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URBANA — Nine years after the retirement of Chief Illiniwek, the University of Illinois is launching a process to choose a "first-ever" athletic mascot.
Interim Chancellor Barbara Wilson announced her decision at the campus Academic Senate meeting on Monday.
Wilson endorsed the recommendation from an Illinois Student Senate ad hoc committee that recently urged the campus to move forward with a mascot. She met with the group on Friday.
She plans to form a committee of 10 to 12 people that will draw up a process and a timeline. It will include representatives from all the stakeholders involved — students, faculty, staff, alumni and community members.
Wilson, who had already signaled her support for the student effort, said last week that any new mascot would embody the values and traditions of the campus.
The Ad Hoc Committee on the Exploration of a University Mascot, which took public input at meetings and via email, concluded that while student and alumni opinions remain divided, a mascot would be an overall benefit for the campus.
The committee said students don’t have anything tangible to rally around at athletic events, and that the Chief’s retirement left a "void."
The UI retired Chief Illiniwek, which it referred to as a "symbol," in 2007 under pressure from the NCAA and others who argued that it was racist.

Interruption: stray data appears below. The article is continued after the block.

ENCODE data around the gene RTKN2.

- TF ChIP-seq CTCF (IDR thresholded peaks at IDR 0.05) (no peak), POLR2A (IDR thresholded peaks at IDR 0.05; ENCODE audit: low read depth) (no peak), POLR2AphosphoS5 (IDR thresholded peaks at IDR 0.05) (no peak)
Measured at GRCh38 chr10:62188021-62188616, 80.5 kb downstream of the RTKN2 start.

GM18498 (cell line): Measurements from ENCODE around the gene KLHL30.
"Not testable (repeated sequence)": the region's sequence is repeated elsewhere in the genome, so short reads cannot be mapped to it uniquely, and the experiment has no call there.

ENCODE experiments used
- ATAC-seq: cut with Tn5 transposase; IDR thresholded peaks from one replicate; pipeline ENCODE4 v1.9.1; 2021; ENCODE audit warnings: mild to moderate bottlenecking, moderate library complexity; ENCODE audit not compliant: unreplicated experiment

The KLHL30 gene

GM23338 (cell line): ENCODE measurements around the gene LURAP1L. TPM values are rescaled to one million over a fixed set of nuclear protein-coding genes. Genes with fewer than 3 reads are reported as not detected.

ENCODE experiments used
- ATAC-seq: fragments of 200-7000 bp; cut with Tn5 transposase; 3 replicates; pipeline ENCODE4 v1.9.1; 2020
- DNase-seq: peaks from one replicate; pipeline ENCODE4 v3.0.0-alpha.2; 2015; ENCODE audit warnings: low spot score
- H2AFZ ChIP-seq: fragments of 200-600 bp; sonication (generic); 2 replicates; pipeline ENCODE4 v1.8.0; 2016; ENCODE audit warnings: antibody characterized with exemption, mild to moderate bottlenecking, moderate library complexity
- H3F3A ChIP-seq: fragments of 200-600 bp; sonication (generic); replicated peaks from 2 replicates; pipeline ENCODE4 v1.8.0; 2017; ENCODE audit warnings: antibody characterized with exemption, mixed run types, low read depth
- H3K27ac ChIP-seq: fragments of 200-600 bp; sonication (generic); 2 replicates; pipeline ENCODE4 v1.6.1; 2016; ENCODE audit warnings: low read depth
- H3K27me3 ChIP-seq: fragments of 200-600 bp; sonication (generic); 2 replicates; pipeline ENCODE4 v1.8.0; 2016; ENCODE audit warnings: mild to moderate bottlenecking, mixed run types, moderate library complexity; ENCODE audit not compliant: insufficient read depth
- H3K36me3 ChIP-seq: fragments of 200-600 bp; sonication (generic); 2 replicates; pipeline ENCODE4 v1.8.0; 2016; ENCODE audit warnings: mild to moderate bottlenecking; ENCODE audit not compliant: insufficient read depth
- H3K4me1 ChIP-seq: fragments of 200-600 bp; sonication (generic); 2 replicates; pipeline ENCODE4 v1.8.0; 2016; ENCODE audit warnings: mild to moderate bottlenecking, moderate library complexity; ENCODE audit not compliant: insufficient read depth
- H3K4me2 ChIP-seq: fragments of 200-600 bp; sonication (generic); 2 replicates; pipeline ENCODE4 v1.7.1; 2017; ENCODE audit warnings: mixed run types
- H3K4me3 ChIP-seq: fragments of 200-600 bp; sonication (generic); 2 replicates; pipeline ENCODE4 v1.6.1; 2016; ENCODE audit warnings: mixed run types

The student panel also said a mascot could provide considerable marketing and branding appeal, boost school spirit, appeal to younger students and fans, and help combat continued use of offensive images of the Chief, especially during the Unofficial St. Patrick’s Day drinking holiday.
The committee emphasized the effort would not involve changing the "Fighting Illini" nickname or the "Three-in-One" music.
In public input to the student committee, faculty and staff members expressed strong support for the idea of moving ahead with a mascot. They argued the use of Native American imagery can affirm negative stereotypes; that the timing is good, with the UI’s upcoming sesquicentennial; and that a mascot could be a "unifying emblem" for the campus, the report said.
Overall student testimony was split, but more were in favor.
By contrast, community members and alumni were strongly opposed, though some alumni who liked the Chief still wanted to "move on." Many community members were unhappy with how the Chief was retired and said pro-Chief students and community members were under-represented.
Members of the Student Athletic Advisory Committee, which has two athletes from each Division I team, unanimously supported the idea — though one expressed concern that a mascot not "trivialize" the UI’s image, the report said.
Students who favored a mascot suggested that, without one, Chief imagery would be perpetuated, prolonging the pain expressed by those who are Native American.
Opponents said they didn’t believe the university needed a new mascot, and fans would rather not have one. Given the strong feelings of Chief supporters and proponents, one student said that having no mascot was "the closest to a middle ground that we will find," and some felt a mascot would actually worsen tensions.
Students also argued that the effort ignored past student initiatives, including a 2013 referendum on a campus mascot in which students voted for "no change."
The committee said it’s also important, as part of the process, for the campus to officially recognize the Chief as an important part of the UI’s history and traditions.
Further education and discussion of the Chief and related issues is also essential, especially from Native Americans who are "too often silenced and stereotyped," the report said.